Young boys learning the tradition of Ranchera

 

With stirring music and meaningful lyrics, the history of a country can be understood and passed on through musical expression. When Mexico was invaded by Spain, the following two hundred years under Spanish rule resulted in a unique shift in the direction of Mexican music. European invaders attempted to change Mexican culture, but music aided in its partial preservation, while at the same time incorporating some of the new tempos, instruments and sensibilities of traditional Spanish music.  As African slaves were imported to Mexico, they introduced yet another cultural influence which had an effect on Mexican folk music as we know today.  Although conquistadors and missionaries had tried their best to wipe out traditions established from the times of the Mayans, Olmecs, and Aztecs, music allowed their important stories and traditions to be passed down and not completely forgotten. Music contained the truth of the people, expressed hope, and embodied an entire culture.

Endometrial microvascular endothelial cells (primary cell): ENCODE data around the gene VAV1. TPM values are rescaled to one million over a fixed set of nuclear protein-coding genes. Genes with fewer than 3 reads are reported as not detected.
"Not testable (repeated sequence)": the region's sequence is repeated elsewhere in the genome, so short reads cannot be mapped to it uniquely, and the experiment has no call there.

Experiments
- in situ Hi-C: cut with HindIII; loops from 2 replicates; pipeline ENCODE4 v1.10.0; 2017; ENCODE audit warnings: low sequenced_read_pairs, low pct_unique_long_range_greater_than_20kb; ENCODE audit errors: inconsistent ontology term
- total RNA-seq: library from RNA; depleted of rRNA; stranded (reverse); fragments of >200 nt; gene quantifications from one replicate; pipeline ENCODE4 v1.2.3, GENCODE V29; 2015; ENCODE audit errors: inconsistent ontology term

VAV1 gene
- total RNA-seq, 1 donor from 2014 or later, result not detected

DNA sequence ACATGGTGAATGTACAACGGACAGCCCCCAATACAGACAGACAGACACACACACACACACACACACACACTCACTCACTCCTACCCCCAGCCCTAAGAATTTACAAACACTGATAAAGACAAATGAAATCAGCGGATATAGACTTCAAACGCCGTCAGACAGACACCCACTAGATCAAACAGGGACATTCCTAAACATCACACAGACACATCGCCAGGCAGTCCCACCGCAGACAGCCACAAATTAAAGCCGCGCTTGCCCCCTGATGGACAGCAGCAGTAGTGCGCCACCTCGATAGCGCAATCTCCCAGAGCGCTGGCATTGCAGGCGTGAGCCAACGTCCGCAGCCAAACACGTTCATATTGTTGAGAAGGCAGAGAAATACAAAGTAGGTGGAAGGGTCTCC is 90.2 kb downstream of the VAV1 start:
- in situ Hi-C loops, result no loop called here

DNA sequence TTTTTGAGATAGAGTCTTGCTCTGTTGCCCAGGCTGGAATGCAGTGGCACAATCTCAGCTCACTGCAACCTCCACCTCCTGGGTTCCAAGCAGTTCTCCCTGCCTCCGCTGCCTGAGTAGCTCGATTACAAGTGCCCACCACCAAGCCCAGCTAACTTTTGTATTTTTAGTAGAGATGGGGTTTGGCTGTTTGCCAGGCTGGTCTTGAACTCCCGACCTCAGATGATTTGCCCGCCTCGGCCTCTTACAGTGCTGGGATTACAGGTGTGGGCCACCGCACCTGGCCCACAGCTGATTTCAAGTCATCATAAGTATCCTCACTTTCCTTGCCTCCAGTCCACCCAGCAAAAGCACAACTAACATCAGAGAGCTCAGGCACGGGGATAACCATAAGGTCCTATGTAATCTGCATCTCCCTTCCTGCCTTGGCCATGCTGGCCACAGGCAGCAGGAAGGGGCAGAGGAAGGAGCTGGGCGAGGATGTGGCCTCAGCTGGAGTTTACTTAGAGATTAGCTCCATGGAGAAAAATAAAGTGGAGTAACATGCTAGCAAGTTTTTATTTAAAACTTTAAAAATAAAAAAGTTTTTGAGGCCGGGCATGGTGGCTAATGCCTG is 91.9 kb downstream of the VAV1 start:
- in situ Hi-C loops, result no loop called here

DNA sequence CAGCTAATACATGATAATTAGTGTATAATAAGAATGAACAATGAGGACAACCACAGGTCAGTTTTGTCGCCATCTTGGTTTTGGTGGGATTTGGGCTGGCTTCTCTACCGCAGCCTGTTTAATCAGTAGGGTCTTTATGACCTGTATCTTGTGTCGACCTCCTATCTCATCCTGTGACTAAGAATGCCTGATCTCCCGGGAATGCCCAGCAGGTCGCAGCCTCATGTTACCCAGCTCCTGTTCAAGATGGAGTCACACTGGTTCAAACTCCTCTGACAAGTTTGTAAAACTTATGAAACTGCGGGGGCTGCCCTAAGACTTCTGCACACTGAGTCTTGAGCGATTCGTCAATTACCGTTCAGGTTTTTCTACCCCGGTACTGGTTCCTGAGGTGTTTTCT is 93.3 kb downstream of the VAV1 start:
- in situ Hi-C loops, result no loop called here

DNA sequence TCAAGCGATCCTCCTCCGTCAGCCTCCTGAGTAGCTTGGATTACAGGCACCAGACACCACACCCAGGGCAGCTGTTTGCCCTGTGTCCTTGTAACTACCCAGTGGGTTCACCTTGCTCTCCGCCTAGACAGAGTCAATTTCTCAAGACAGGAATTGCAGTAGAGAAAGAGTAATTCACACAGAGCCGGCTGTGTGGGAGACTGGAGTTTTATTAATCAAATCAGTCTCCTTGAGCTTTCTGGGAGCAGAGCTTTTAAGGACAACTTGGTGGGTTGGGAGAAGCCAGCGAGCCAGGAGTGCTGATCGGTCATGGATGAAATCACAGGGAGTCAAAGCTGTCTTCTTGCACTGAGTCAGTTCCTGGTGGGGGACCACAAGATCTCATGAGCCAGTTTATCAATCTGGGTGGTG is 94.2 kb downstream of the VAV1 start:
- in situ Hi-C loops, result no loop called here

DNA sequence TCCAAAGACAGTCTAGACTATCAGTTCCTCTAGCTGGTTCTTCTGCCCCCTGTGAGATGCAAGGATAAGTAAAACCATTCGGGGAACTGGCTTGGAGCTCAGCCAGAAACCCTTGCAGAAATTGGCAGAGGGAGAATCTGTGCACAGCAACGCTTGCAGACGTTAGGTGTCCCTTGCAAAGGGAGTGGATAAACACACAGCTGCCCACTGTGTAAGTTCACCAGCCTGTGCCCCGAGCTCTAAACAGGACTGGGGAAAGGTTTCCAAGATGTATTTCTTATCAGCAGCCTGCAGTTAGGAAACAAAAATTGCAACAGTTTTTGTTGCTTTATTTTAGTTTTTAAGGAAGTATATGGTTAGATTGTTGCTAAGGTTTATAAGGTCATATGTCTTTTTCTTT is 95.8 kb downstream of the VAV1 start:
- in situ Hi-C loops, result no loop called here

In modern times, Mexico's appreciation for the power and beauty of music has not waned.  It still recognizes music as an art form, a method of communication, and a powerful means of preservation. With its ability to provoke certain emotions, music has been a platform for the Mexican people to tell their story, raise awareness, or provoke change. Today Latin music is still being used for this very reason; Mexican bands are rallying together to raise their voices in protest.  Music festivals are becoming the stage on which Mexicans can broadcast a strong opinion on important matters to an international audience in hopes to ignite change.